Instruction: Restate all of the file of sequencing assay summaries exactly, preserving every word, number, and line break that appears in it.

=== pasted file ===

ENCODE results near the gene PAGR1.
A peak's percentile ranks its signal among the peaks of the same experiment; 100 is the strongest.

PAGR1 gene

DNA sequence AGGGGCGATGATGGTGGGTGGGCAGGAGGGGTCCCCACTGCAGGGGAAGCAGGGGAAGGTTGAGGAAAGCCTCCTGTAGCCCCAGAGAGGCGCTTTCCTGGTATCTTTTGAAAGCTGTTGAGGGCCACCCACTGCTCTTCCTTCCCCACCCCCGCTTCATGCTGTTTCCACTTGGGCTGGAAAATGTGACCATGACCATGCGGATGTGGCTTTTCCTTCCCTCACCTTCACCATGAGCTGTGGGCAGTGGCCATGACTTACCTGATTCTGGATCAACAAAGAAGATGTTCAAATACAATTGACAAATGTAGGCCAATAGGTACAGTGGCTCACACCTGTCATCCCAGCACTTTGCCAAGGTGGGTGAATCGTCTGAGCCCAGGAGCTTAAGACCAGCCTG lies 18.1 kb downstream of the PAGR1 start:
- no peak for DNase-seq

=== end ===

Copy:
ENCODE results near the gene PAGR1.
A peak's percentile ranks its signal among the peaks of the same experiment; 100 is the strongest.

PAGR1 gene

DNA sequence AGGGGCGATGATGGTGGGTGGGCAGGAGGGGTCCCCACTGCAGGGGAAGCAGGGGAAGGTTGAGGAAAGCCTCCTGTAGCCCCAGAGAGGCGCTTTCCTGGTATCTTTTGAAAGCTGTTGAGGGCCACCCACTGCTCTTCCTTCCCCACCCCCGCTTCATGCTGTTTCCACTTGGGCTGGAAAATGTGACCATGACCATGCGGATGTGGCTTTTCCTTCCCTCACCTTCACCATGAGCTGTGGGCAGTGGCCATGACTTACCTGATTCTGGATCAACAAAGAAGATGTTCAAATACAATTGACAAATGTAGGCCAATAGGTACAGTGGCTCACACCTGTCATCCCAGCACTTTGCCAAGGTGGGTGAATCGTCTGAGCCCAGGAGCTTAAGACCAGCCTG lies 18.1 kb downstream of the PAGR1 start:
- no peak for DNase-seq